May Day’s assault on invisible violence

This article was published in the May ’14 issue of the Central Circuit.

by Casey Jaywork | Editor in Chief

May 1st, 2014: A luxury sedan pulls up to a stop sign. The driver has just finished dinner at an upscale restaurant in Seattle’s business district. The evening sun casts a long, creeping shadow across the car’s sparkling hood. He’s tired, and ready to go home.

Suddenly, a wall of human beings pours into the intersection, like toothpaste squeezed from a giant tube. Screeching, hooting, shouting, swearing, they bear radical signs and radical hair. Photographers scurry around the crowd’s perimeter, flies on a lumbering beast. The driver blinks and shakes his head—is this for real?

Now they’ve surrounded the car. Most are walking past, but one young man—garbed in what looks like rags and facepaint—stops in front of the sedan. He screams and waves his arms at the car. The driver’s eyes go from pinched to wide as other marchers congregate around him, pointing and yelling. Someone kicks the door, then others: percussive feet bounce off the car like rain on a tin roof. The guy at the front jumps onto the hood. The driver does not know what to do—who are these people?

Then, salvation: the police. A current of dark uniforms cuts through the tide of protesters, shoving away the mob with bicycles and clubs. Surrounded by a perimeter of body armor, the driver breathes deeply and relaxes the muscles in his shoulders. The rabble have been diverted.

I don’t know about you, but my immediate reaction to this (true) story is sympathy for the driver. He was minding his own business, bothering no one. What right do these ne’er-do-wells have to tarnish his car, block his path, threaten his person?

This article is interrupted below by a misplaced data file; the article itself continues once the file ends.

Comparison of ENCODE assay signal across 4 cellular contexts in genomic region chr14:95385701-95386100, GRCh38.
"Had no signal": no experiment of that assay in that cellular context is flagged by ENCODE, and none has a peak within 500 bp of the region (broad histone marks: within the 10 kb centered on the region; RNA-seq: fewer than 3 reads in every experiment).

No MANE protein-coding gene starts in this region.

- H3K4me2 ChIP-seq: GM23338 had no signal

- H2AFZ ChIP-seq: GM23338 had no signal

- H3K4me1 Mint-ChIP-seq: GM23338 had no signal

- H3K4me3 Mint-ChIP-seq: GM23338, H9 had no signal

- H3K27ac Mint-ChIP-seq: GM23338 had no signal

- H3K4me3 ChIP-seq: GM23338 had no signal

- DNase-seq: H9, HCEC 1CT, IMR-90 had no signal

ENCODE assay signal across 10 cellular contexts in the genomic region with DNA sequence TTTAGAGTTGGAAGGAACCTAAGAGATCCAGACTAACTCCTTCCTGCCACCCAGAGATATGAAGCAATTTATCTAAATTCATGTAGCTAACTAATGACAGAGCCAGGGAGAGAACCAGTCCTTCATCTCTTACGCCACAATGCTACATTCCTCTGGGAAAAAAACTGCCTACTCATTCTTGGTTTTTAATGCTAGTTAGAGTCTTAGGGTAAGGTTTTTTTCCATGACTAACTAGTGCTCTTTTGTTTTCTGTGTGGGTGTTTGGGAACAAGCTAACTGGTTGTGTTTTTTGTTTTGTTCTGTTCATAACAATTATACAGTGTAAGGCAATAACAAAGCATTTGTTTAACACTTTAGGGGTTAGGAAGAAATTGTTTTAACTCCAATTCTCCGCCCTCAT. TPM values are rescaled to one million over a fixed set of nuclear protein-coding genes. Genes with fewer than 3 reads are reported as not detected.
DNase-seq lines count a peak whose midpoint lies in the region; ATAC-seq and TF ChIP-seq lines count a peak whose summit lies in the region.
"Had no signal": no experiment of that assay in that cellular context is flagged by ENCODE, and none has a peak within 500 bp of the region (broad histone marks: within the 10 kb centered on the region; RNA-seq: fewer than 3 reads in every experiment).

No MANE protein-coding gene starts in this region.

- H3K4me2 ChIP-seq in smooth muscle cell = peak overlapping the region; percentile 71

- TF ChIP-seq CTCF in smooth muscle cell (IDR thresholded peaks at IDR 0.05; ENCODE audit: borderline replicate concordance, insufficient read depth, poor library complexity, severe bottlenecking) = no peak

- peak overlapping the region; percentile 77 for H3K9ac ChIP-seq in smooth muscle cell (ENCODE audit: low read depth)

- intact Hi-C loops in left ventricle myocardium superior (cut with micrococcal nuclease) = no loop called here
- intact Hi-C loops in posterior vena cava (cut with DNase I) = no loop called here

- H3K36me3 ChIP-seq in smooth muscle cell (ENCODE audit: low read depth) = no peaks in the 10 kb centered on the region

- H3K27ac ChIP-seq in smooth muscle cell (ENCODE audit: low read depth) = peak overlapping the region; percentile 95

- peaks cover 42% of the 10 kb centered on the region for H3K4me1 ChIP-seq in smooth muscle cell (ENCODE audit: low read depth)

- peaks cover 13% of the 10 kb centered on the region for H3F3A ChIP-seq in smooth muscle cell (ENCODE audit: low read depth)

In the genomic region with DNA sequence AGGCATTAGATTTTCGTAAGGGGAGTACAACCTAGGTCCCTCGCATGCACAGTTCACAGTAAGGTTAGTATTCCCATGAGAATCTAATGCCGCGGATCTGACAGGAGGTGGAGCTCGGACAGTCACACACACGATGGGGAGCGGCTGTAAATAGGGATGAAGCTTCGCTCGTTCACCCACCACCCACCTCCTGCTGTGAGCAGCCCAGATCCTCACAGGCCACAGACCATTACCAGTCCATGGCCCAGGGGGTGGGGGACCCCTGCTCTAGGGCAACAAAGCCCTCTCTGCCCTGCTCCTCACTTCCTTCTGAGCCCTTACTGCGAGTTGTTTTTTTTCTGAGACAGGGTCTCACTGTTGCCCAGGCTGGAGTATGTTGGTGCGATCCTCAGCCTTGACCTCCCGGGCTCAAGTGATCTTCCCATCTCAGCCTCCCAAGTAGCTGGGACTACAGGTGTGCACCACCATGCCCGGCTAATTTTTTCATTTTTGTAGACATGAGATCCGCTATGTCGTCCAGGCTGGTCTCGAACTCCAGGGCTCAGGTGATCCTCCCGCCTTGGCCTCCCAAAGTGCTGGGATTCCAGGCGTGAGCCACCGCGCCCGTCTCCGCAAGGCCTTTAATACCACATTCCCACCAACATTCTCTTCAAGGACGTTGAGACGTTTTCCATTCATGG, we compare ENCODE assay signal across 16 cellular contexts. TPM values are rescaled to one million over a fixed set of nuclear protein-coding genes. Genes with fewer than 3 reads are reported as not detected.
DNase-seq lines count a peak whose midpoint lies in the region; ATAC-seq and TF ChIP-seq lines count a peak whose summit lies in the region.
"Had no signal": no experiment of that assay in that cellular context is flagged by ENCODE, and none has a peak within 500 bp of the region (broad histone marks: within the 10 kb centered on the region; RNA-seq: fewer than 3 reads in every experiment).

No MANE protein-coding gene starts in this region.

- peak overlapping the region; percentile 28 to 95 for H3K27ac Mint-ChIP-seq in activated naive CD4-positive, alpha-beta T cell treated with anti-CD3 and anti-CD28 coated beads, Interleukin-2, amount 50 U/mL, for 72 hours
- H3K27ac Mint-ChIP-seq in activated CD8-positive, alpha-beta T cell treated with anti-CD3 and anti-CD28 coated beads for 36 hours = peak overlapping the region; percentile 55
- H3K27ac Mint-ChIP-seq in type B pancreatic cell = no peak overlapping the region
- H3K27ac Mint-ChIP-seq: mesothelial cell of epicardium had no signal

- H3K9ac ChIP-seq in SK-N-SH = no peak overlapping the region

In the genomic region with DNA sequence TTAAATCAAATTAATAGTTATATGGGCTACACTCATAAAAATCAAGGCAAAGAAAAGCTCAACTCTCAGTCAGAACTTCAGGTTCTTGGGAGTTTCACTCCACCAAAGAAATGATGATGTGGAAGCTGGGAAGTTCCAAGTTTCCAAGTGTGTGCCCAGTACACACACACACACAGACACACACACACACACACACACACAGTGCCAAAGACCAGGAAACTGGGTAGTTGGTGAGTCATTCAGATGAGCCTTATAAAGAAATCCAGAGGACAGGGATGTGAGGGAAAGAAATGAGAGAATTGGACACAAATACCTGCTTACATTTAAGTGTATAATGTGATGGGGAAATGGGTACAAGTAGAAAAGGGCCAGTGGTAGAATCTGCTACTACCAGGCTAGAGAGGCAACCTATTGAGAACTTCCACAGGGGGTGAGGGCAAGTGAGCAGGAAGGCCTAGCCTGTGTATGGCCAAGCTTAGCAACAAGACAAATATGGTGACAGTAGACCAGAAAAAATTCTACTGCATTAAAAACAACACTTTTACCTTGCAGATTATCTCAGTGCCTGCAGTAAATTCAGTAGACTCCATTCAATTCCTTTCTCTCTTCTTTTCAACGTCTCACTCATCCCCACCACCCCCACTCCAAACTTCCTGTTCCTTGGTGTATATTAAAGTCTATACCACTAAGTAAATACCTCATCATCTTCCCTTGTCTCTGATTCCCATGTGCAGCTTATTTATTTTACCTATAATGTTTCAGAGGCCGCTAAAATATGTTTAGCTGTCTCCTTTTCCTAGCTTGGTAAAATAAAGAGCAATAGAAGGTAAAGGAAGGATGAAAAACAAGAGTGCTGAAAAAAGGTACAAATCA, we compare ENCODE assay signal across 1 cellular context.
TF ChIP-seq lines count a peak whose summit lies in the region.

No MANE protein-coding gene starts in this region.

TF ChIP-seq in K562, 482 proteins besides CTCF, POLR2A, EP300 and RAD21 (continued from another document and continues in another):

But wait. Just what is “his own business”? How did he afford that luxury sedan and that upscale dinner—who pays his salary, and where do they get their cash flow from? And why are the police going all-out to defend storefronts and fancy cars, but not cracking down on wage theft or white collar crime—or, for that matter, distributing aid to the city’s homeless or training young women in self-defense?

It’s a lot easier to see violence when it’s unusual. When a million black Americans live inside cages, when shell-shocked veterans sleep under bridges and in parks, when tax dollars buy drones to slaughter Pakistani children by the dozen, when elections are bought and sold like NFL teams—we don’t see these events as “violence.” In a sense, we don’t see them at all, any more than we see the sky or the road. They’re the backdrop to our lives—normal, reliable, expected.

But a rich guy gets his car dented? Unusual—and therefore visible, violent.

Whether and when it is ethical to deploy violence, and against whom or what, is a question for which I don’t have simple answers. Maybe kicking in luxury cars is laudable; maybe it’s juvenile and self-indulgent. But I do know that it’s hypocritical and silly to criticize would-be revolutionaries for a few hundred dollars’ worth of property damage while remaining silent about the systemic violence all around us.

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